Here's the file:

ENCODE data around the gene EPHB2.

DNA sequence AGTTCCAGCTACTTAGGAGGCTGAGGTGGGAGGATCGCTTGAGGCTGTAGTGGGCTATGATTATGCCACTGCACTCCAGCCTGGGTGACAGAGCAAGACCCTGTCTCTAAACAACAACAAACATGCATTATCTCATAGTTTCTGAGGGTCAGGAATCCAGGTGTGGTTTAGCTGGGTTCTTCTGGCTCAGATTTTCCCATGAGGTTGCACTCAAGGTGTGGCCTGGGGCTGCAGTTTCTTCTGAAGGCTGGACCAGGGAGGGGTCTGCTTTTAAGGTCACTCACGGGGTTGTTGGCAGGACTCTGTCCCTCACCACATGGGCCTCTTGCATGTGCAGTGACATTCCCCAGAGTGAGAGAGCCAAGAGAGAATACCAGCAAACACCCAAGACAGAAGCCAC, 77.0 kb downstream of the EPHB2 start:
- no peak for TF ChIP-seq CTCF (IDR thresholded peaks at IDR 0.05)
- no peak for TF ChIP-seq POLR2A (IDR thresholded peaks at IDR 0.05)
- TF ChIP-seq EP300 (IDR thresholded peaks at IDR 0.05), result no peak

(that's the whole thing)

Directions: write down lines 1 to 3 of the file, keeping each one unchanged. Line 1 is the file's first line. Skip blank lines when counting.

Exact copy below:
ENCODE data around the gene EPHB2.

DNA sequence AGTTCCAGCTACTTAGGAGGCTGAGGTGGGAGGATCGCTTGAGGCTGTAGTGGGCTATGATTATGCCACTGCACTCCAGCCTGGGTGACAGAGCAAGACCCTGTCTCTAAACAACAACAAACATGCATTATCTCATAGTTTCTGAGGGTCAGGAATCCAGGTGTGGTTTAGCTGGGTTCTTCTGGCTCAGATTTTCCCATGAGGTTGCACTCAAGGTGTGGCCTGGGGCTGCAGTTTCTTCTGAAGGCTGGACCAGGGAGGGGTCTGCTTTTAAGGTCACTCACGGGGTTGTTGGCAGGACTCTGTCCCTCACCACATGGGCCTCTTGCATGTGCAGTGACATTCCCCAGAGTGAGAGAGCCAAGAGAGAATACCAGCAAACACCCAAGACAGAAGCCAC, 77.0 kb downstream of the EPHB2 start:
- no peak for TF ChIP-seq CTCF (IDR thresholded peaks at IDR 0.05)